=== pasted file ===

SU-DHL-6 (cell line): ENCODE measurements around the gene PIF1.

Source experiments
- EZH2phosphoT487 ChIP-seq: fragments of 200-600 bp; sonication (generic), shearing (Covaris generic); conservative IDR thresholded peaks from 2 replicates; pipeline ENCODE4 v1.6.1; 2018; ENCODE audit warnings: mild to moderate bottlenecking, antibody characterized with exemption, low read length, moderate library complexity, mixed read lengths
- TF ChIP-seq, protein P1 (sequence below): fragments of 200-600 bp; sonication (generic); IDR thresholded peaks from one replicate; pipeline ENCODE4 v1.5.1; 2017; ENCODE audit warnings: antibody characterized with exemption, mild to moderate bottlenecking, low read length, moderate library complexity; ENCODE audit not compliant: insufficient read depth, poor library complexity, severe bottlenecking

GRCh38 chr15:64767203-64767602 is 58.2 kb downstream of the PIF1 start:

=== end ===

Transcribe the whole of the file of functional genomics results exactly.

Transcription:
SU-DHL-6 (cell line): ENCODE measurements around the gene PIF1.

Source experiments
- EZH2phosphoT487 ChIP-seq: fragments of 200-600 bp; sonication (generic), shearing (Covaris generic); conservative IDR thresholded peaks from 2 replicates; pipeline ENCODE4 v1.6.1; 2018; ENCODE audit warnings: mild to moderate bottlenecking, antibody characterized with exemption, low read length, moderate library complexity, mixed read lengths
- TF ChIP-seq, protein P1 (sequence below): fragments of 200-600 bp; sonication (generic); IDR thresholded peaks from one replicate; pipeline ENCODE4 v1.5.1; 2017; ENCODE audit warnings: antibody characterized with exemption, mild to moderate bottlenecking, low read length, moderate library complexity; ENCODE audit not compliant: insufficient read depth, poor library complexity, severe bottlenecking

GRCh38 chr15:64767203-64767602 is 58.2 kb downstream of the PIF1 start: